IT IS a hot August day, and the children are tired after a
27-kilometre cycle-ride. Bribed with the promise of ice cream, they
have doggedly made it to the Normandy American Cemetery, at
But the party (a dozen or so families) have arrived in a hot and
sticky heap, only to find that, at 17.01, the memorial is firmly
fermé. There is no alternative but to scramble down to the
vast golden Omaha Beach for a game of, erm, French cricket.
The next day, we explore the memorial, with its row upon row of
polished white headstones. We are awed into silence, and it takes
an hour or two before anyone feels like saying very much. And then
Jack, who is nearly 12, voices the question that has been troubling
him: "Is it really OK to play and picnic on a beach where so many
people died so horribly?"
A decade on from that day, it isa completely different
experience visiting the sites of the Normandy landings. Now the
museums and memorials generally stay open until dusk, and, if you
happen to find one closed, you simply carry on along the coast to
another; for there are now 30-plus excellent museums.
FAR from fading into the past, the history of this stretch of
coastline has become ever more present. And this summer, prime
ministers, presidents, and European royal families will descend on
Normandy, along with surviving veterans, to mark the 70th
anniversary of the D-Day landings in solemn ceremonies.
The battle lasted three months, but it is the start of the
manoeuvres - D-Day (or "Jour J" to the French) - on 6 June 1944
which is commemorated. The complex operation, codenamed "Overlord",
was the result of meticulous planning. The crux of the plan was to
attack where the Germans would least expect; so, rather than head
for the narrowest part of the Channel, the Allies made for the less
heavily fortified coastline of Lower Normandy.
The timing was determined by the movement of the tide (to avoid
Rommel's defences, which expected a high-tide attack, if any); and
the lunar cycle (the troops required moonlight), which left just
eight days in any month when the plan stood a chance of success. In
the event, Eisenhower's original date of 5 June was postponed by 24
hours because of bad weather.
The Allies began their invasion with an airborne assault of
24,000 British, American, and Canadian troops shortly after
midnight, and an amphibious landing of Allied infantry and armoured
divisions on the coast at 6.30 a.m. The rest of the story, as they
say, is history.
THE battle for Normandy may have been the turning point in the
war, liberating France and eventually forcing the surrender of Nazi
Germany, but it came at a high cost: almost 40,000 Allied troops
and 60,000 Germans were lost.
Today, concrete reminders of the campaign litter the northern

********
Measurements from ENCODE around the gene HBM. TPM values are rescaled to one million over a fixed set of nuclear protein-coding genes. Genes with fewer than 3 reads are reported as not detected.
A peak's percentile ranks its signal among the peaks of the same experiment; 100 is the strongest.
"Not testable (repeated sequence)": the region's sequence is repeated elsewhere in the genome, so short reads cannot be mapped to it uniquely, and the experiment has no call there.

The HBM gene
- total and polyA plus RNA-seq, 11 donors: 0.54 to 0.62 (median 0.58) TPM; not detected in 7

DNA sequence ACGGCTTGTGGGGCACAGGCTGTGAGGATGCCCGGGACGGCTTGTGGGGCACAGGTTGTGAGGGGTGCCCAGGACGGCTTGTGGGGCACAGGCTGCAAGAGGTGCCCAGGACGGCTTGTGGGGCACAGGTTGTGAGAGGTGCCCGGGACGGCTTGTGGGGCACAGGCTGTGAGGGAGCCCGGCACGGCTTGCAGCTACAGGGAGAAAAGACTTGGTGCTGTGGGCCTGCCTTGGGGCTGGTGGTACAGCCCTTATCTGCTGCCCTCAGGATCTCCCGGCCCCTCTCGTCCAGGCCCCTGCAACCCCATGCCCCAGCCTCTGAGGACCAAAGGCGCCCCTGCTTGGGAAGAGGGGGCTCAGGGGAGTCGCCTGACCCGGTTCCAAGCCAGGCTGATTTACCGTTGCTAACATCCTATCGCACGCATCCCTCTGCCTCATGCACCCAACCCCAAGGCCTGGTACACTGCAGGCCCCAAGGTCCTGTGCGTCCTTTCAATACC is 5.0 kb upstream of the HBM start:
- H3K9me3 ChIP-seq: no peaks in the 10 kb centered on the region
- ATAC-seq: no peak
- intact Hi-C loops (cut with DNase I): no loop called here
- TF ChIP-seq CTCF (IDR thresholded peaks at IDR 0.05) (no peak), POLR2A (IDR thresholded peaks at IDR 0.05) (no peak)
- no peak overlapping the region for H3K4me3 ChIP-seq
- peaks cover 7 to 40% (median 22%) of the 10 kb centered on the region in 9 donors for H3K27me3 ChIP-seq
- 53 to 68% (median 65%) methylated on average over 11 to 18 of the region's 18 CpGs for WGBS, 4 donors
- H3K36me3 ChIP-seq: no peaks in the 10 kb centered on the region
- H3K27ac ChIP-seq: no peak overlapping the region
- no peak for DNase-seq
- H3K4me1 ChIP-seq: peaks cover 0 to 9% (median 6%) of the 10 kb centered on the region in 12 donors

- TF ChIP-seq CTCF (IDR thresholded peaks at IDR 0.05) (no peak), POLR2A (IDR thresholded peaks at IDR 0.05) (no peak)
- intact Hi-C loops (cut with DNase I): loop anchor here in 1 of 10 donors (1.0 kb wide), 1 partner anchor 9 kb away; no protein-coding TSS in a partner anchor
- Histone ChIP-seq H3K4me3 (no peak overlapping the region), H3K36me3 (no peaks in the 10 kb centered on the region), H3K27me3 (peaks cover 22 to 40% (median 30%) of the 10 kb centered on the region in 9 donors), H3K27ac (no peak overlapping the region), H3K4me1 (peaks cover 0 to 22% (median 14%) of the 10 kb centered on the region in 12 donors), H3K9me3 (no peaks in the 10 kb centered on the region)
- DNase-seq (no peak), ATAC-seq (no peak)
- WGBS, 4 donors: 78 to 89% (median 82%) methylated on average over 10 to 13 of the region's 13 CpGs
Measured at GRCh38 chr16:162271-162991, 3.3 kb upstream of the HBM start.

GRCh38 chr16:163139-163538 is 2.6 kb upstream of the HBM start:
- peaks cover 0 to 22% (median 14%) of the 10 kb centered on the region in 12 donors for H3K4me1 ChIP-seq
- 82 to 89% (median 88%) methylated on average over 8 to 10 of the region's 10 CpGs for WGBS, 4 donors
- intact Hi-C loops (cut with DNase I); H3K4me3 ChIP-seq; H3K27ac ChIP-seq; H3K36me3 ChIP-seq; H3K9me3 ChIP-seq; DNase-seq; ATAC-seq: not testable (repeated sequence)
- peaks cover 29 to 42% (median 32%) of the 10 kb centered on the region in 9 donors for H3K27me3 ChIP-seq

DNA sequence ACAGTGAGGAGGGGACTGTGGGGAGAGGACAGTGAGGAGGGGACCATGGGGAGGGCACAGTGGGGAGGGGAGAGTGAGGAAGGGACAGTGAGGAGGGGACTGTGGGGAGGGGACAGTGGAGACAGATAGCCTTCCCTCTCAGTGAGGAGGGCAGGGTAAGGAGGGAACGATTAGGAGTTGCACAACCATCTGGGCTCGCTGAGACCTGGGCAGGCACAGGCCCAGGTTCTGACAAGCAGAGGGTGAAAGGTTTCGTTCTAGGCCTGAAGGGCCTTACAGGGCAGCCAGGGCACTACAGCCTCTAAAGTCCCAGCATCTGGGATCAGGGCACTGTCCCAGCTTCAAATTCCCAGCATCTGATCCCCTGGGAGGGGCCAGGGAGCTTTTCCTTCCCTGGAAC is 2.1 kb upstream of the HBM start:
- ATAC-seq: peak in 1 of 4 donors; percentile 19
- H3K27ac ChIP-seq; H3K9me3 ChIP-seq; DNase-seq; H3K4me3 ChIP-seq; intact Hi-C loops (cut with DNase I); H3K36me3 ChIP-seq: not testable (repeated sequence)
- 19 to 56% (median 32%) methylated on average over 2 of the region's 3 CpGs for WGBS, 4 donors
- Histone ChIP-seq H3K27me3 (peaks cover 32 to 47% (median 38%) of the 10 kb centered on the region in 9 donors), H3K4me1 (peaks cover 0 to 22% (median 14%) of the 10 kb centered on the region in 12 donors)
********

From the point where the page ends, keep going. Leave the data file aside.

coast of Lower Normandy, from Quineville to Trouville. In addition
to the dedicated museums and cemeteries, history is written into
the landscape in the form of bunkers and batteries.
And, while the tourist trail provides a welcome boost to the
local economy, you have a sense that there is more to it than that.
At one B&B, near Arromanches, we are struck by our hosts'
warmth when they discover that we are British. Francophiles as we
are, the welcome is warmer than in certain snootier parts of
If you decide to visit the paying museums (free to Second World
War veterans, and to many members of the armed forces), look out
for the Normandie Pass, which offers a discount on entry fees. But
you may do just as well to visit one or two of the 27 military
cemeteries that commemorate the dead, for free, which often
includes interpretative exhibitions.
The American cemetery covers a lovely 70-hectare site. Alongside
the vast expanse of 9387 headstones, a Garden of the Missing bears
the names of 1557 lost soldiers. The display tells the stories of
all-American farm-boys called on to make the ultimate sacrifice,
thousands of miles from home.
The German cemetery, at La Cambe, is (unsurprisingly) an
altogether more sober place, focusing on the search for peace and
reconciliation rather than heroism. The headstones are fewer
(although there are 21,222 graves) and smaller, and the unglamorous
view extends over the N13 dual carriageway.
THE British cemetery, in Bayeux, contains 4116 graves of
Commonwealth soldiers, and 532 of other nationalities, all planted
with roses. Most moving are the graves to the unnamed soldiers
"known only to God", scattered among the heartfelt tributes to
beloved sons, brothers, and husbands, many of them heartbreakingly
Return visits to this stretch of coastline yield new insights
every time. And it is hard to imagine not being deeply moved, as
dignitaries will no doubt be this summer. Most commemorative events
are open to the public, with some restrictions (see
And if it all becomes too much, there is always Bayeux, with its
glorious cathedral, and that other Norman invasion, to contemplate,
through the justly celebrated tapestry.
Brittany Ferries run a number of ferry routes to
Normandy: brittany-ferries.com/ddaytour, or phone 0871 244 1400.
Alternatively, there is Condor: condorferries.co.uk, 0845 609 1024,
from £64 for a car and two people; or DFDS: dfdssea-ways.co.uk,
0800 917 1201, from £78 for a car and two people). Cityjet flies
from London City Airport to Deauville-Normandie: cityjet.com, 0871
66 33 777, from £139pp).
Leger Tours offers a five-day walking tour:
visitbattlefields.co.uk, 0844 504 6251, from £449pp, including
coach travel. Shearings offers coach tours: shearings.com, 0844 824
6351, from £444pp); or pick Guided Battle-field Tours:
guidedbattlefield-tours.co.uk, 01633 258 207, from